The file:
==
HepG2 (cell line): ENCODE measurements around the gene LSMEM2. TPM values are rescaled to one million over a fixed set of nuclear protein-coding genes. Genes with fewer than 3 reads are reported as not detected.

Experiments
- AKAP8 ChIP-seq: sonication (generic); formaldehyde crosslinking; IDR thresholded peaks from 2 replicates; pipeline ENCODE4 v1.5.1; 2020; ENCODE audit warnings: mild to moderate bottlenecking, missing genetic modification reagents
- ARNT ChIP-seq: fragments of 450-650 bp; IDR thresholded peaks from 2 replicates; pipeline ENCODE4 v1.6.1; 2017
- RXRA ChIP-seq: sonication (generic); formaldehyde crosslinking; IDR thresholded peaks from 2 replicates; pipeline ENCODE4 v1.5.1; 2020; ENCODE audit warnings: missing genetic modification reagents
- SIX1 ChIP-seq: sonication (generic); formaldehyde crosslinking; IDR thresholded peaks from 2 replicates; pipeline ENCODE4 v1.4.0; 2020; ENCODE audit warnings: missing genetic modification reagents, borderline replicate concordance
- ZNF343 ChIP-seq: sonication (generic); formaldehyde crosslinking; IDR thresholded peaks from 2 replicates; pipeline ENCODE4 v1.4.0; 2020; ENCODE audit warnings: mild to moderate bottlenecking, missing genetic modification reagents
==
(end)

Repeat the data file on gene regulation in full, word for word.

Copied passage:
HepG2 (cell line): ENCODE measurements around the gene LSMEM2. TPM values are rescaled to one million over a fixed set of nuclear protein-coding genes. Genes with fewer than 3 reads are reported as not detected.

Experiments
- AKAP8 ChIP-seq: sonication (generic); formaldehyde crosslinking; IDR thresholded peaks from 2 replicates; pipeline ENCODE4 v1.5.1; 2020; ENCODE audit warnings: mild to moderate bottlenecking, missing genetic modification reagents
- ARNT ChIP-seq: fragments of 450-650 bp; IDR thresholded peaks from 2 replicates; pipeline ENCODE4 v1.6.1; 2017
- RXRA ChIP-seq: sonication (generic); formaldehyde crosslinking; IDR thresholded peaks from 2 replicates; pipeline ENCODE4 v1.5.1; 2020; ENCODE audit warnings: missing genetic modification reagents
- SIX1 ChIP-seq: sonication (generic); formaldehyde crosslinking; IDR thresholded peaks from 2 replicates; pipeline ENCODE4 v1.4.0; 2020; ENCODE audit warnings: missing genetic modification reagents, borderline replicate concordance
- ZNF343 ChIP-seq: sonication (generic); formaldehyde crosslinking; IDR thresholded peaks from 2 replicates; pipeline ENCODE4 v1.4.0; 2020; ENCODE audit warnings: mild to moderate bottlenecking, missing genetic modification reagents